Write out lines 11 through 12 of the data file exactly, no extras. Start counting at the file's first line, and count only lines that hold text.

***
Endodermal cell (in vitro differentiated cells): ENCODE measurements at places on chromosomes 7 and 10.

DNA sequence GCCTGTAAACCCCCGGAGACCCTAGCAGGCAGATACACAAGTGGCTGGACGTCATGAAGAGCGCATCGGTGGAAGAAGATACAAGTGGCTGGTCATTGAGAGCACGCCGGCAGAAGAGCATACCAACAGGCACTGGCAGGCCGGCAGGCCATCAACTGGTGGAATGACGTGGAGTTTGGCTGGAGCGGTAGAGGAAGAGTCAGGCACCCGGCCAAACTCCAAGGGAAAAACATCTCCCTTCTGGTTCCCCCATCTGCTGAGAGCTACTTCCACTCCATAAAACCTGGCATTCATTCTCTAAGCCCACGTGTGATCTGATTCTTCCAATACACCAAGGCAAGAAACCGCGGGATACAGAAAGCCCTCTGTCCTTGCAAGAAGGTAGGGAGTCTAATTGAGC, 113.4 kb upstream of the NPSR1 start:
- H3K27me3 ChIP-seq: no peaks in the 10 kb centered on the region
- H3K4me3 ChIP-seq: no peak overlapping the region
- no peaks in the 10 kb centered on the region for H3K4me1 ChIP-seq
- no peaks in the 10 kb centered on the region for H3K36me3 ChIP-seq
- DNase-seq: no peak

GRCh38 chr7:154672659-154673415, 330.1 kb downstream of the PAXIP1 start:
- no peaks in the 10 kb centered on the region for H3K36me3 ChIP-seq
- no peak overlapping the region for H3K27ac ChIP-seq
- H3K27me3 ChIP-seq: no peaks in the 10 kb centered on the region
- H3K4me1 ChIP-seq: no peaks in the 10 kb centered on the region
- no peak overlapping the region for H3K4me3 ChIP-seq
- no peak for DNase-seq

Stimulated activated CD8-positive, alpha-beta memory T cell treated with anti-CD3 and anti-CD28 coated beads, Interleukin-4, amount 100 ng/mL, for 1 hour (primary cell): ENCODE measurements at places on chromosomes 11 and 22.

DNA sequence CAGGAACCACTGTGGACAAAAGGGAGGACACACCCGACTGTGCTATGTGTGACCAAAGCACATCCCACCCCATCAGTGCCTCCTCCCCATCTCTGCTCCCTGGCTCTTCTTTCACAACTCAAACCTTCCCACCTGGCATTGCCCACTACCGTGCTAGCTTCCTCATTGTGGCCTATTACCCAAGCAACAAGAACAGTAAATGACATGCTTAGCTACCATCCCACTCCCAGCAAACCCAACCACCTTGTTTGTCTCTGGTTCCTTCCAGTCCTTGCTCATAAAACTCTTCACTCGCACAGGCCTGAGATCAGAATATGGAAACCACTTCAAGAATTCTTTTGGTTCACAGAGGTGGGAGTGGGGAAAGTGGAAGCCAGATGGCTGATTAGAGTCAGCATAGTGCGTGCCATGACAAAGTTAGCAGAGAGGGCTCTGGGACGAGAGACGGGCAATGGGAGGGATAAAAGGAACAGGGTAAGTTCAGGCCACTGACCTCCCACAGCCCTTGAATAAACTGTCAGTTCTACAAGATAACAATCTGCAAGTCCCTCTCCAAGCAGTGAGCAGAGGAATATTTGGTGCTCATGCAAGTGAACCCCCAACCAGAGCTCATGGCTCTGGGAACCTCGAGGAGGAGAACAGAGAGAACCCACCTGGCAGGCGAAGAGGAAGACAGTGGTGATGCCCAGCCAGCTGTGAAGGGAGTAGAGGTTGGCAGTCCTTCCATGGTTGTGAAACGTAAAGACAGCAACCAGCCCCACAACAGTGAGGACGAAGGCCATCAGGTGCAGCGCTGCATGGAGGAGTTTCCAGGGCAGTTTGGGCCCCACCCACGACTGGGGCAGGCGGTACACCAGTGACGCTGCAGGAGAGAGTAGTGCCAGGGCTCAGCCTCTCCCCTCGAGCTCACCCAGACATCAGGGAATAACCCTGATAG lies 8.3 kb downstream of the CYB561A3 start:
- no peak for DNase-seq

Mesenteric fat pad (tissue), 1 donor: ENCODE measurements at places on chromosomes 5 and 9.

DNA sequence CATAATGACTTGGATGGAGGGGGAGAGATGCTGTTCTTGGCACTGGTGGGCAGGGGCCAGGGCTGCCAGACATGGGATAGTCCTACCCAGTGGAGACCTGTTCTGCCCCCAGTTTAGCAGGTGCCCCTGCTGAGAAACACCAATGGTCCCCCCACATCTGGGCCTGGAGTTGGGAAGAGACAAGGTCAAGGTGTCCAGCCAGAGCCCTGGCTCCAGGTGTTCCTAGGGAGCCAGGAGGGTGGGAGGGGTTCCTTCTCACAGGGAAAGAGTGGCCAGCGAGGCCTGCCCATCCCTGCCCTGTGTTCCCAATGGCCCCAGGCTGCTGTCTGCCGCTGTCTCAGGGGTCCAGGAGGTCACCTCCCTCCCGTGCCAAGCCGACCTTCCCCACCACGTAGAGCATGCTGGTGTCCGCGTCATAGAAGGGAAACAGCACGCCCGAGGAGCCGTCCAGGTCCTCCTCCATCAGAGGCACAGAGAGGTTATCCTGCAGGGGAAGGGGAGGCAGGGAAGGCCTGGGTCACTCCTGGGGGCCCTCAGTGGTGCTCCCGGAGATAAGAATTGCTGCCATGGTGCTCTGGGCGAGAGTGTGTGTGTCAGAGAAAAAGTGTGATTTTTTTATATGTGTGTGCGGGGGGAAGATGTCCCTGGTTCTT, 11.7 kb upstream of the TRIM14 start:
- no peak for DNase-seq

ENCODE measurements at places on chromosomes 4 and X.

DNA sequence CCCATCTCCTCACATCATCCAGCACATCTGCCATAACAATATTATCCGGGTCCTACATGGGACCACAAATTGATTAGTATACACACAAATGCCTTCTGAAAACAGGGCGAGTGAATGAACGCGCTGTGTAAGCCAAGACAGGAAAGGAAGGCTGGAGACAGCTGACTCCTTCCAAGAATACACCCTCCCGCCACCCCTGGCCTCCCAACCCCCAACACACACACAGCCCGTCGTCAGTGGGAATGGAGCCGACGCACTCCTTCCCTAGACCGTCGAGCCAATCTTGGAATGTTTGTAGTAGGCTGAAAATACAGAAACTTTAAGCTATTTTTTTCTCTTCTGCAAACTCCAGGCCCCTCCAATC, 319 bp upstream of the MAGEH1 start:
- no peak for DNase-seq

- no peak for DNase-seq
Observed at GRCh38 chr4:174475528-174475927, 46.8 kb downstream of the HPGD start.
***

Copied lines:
- H3K27me3 ChIP-seq: no peaks in the 10 kb centered on the region
- H3K4me1 ChIP-seq: no peaks in the 10 kb centered on the region